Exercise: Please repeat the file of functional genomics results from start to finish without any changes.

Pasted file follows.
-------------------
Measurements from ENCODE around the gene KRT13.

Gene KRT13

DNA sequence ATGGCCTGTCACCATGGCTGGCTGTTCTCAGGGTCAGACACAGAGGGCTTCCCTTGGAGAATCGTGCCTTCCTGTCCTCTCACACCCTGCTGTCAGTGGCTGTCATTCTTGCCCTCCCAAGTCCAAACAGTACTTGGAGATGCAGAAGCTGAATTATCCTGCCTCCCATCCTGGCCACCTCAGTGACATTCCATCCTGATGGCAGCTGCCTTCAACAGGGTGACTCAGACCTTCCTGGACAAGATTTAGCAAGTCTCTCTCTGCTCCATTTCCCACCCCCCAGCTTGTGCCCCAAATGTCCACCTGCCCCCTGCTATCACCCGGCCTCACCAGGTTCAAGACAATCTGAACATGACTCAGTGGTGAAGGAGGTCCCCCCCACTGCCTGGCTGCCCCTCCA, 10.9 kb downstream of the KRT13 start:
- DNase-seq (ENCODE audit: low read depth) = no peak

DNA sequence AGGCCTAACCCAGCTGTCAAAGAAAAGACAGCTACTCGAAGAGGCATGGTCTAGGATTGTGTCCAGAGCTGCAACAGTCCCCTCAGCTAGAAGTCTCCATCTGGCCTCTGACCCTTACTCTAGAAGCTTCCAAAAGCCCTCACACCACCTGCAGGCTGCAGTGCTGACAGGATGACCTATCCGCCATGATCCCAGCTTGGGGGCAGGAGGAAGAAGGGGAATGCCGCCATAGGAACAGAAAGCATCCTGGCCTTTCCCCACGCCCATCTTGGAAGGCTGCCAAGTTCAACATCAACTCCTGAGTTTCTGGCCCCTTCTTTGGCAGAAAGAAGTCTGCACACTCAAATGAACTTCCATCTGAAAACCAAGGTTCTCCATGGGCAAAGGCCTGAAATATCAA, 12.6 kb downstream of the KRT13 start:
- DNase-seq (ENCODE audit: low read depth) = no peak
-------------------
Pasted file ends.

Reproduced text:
Measurements from ENCODE around the gene KRT13.

Gene KRT13

DNA sequence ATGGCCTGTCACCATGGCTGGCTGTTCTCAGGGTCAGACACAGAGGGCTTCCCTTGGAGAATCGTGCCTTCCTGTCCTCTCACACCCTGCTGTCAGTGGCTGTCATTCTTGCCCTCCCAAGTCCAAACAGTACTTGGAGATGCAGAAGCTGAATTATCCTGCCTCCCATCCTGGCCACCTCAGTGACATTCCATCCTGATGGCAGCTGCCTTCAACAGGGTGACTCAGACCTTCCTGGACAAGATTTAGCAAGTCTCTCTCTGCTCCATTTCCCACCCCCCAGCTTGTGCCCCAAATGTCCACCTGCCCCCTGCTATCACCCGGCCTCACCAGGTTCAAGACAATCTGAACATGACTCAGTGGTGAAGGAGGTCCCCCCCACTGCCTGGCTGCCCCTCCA, 10.9 kb downstream of the KRT13 start:
- DNase-seq (ENCODE audit: low read depth) = no peak

DNA sequence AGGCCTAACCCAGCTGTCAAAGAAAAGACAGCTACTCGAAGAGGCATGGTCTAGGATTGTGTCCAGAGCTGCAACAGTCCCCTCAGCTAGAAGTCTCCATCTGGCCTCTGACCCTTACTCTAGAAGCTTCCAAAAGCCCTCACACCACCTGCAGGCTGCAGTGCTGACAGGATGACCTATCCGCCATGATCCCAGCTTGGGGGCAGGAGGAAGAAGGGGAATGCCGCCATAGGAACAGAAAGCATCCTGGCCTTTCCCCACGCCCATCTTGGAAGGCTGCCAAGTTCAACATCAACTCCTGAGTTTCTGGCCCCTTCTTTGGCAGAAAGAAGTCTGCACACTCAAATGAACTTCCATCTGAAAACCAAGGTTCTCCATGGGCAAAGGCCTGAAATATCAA, 12.6 kb downstream of the KRT13 start:
- DNase-seq (ENCODE audit: low read depth) = no peak